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The State Vs. Shanti Prakash - Court Judgment

LegalCrystal Citation
SubjectCriminal
CourtPunjab and Haryana High Court
Decided On
Case NumberCriminal Appeal No. 552 of 1955
Judge
Reported inAIR1957P& H56; 1957CriLJ390
ActsPunjab Pure Food Act, 1929 - Sections 4 and 13
AppellantThe State
RespondentShanti Prakash
Appellant Advocate Har Parshad, Asst. Adv. General
Respondent AdvocateSurender Singh
Cases ReferredState v. Shanti Par
Excerpt:
.....further appeal shall lie. even otherwise, the word judgment as defined under section 2(9) means a statement given by a judge on the grounds of a decree or order. thus the contention that against an order passed by a single judge in an appeal filed under section 104 c.p.c., a further appeal lies to a division bench cannot be accepted. the newly incorporated section 100a in clear and specific terms prohibits further appeal against the decree and judgment or order of a single judge to a division bench notwithstanding anything contained in the letters patent. the letters patent which provides for further appeal to a division bench remains intact, but the right to prefer a further appeal is taken away even in respect of the matters arising under the special enactments or other instruments..........two cases by a learned magistrate of amritsan both cases are under section 13(1)(a) of the punjab pure food act and in both cases the learned magistrate has acquitted the accused persons because no standard had been prescribed for the examination of haldi (turmeric) which was the substance alleged to have been adulterated.2. in the appeal -- 'state v. shanti par-kash', criminal appeal no. 552 of 1955, the report of the analyst is only this much-'it is highly adulterated with extraneous vegetable matter.'this report, in my opinion is insufficient because it does not show what is the extent of adulteration and what is the sample sent to the analyst adulterated with. on this cvicence i do not think it to be safe to convict the accused and i would therefore dismiss the appeal as against.....
Judgment:

Kapur J.

1. This judgment will dispose of the two appeals (Criminal Appeals Nos. 552 and 553 of 1955) which have been filed by the State against an order of acquittal passed in these two cases by a learned Magistrate of Amritsan Both cases are under Section 13(1)(a) of the Punjab Pure Food Act and in both cases the learned Magistrate has acquitted the accused persons because no standard had been prescribed for the examination of haldi (turmeric) which was the substance alleged to have been adulterated.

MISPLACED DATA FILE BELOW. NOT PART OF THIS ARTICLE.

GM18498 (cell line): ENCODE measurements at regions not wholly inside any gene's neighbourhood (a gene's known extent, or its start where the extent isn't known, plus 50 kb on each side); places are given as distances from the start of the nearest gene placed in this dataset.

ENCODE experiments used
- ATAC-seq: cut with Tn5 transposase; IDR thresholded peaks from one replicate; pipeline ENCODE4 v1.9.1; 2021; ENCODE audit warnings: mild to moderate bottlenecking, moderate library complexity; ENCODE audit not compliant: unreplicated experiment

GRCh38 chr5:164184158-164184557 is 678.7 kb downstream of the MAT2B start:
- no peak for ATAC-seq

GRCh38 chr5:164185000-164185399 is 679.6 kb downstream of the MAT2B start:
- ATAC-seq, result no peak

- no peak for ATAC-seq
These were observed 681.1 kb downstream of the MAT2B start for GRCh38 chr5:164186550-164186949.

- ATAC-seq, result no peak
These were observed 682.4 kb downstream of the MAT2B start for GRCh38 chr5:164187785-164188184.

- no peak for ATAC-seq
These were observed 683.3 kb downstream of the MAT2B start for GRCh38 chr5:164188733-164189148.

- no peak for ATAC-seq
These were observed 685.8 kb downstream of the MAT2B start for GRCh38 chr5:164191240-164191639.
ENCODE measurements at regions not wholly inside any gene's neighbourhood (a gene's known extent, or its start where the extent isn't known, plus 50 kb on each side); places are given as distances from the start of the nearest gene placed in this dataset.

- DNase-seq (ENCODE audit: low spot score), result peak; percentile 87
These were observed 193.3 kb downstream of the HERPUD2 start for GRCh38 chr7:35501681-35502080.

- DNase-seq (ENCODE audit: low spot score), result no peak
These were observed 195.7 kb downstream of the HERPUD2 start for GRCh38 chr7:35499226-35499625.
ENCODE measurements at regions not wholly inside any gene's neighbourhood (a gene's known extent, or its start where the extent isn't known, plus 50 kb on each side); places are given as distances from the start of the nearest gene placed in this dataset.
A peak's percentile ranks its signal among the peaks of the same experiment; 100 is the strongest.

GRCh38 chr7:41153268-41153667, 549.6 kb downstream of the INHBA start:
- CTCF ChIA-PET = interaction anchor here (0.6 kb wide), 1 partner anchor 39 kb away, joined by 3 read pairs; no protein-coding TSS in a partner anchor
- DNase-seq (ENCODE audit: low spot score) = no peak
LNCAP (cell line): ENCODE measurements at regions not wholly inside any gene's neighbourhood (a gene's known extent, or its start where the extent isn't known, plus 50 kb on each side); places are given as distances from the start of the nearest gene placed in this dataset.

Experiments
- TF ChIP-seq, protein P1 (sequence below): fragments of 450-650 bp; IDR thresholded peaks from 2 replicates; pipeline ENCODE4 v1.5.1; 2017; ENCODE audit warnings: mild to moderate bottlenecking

2. In the appeal -- 'State v. Shanti Par-kash', Criminal Appeal No. 552 of 1955, the report of the Analyst is only this much-

'It is highly adulterated with extraneous vegetable matter.'

This report, in my opinion is insufficient because it does not show what is the extent of adulteration and what Is the sample sent to the Analyst adulterated with. On this cvicence I do not think it to be safe to convict the accused and I would therefore dismiss the appeal as against Shanti Parkash.

3. As to the Criminal Appeal No. 553 of 1955, State V. Hukam Chand, the Analyst's report is that the sample sent to him contained ash 31.45 per cent, and that it was highly adulterated with Inorganic and vegetable matter. This report certainly shows that the sample must be taken to be adulterated with extraneous matters. Ash cannot by any stretch of imagination be called food and ordinarily if ash is mixed with any substance it must fall within the meaning of the word 'adulteration'. . Section 4 which defines adulteration' provides-

'4. For the purposes of this Act any food shall be deemed to be adulterated-

(i) if it contains or is mixed or diluted with any substance which diminishes in any matter its nutritive or other beneficial properties as compared with such food in a pure and normal state or which in any other manner operates or may operate to the preiudice or disadvantage of the purchaser or consumer;

(ii) .....

(iii) if it contains or is mixed or diluted with any substance of lower commercial value than such food in a pure and normal state;

(iv) .....'

The sample produced is mixed with a substance and it must operate to the disadvantage of the purchaser or consumer and would also diminish the nutritive or beneficial properties of turmeric in its pure and normal state. Besides its being mixed with ash. it must have a lower commercial value than turmeric in a pure and normal state.

4. The learned Magistrate has acquitted the accused on the ground that in the rules it is not specified as to how turmeric Is to be analysed find merely becsuse there are twelve different kinds of turmeric does not mean that they cannot be adulterated For conviction under this Act it is not necessary that there should be any specific rules for analysis of the food. All that it requires is that there should be diminution of nutritive or beneficial properties of food, or there must be mixture with a substance of Lower Commercial value than such food in a pure and normal stato. It is clear that the sample taken would both under parts (i) and (iii) of Section 4 of the Punjab Pure Pood Act of 1929.

5. In my opinion the accused was wrongly ac-quitted and I would therefore allow this appeal, set aside the order of the learned Magistrate and convict the accused and sentence him to a fine of Rs. 150/- or in default one month's rigorous imprisonment.

6. In all these cases where pure food is analysed the Analyst should indicate what is the extent of Impurity and what the impurity is Merely stating that it is highly adulterated with extraneous vegetable matter is not sufficient for the purpose of determining the question of guilt or otherwise of the accused person. I direct thata copy of this judgment be sent to the Government to be communicated to the Analyst.

Falshaw, J.

7. I agree.


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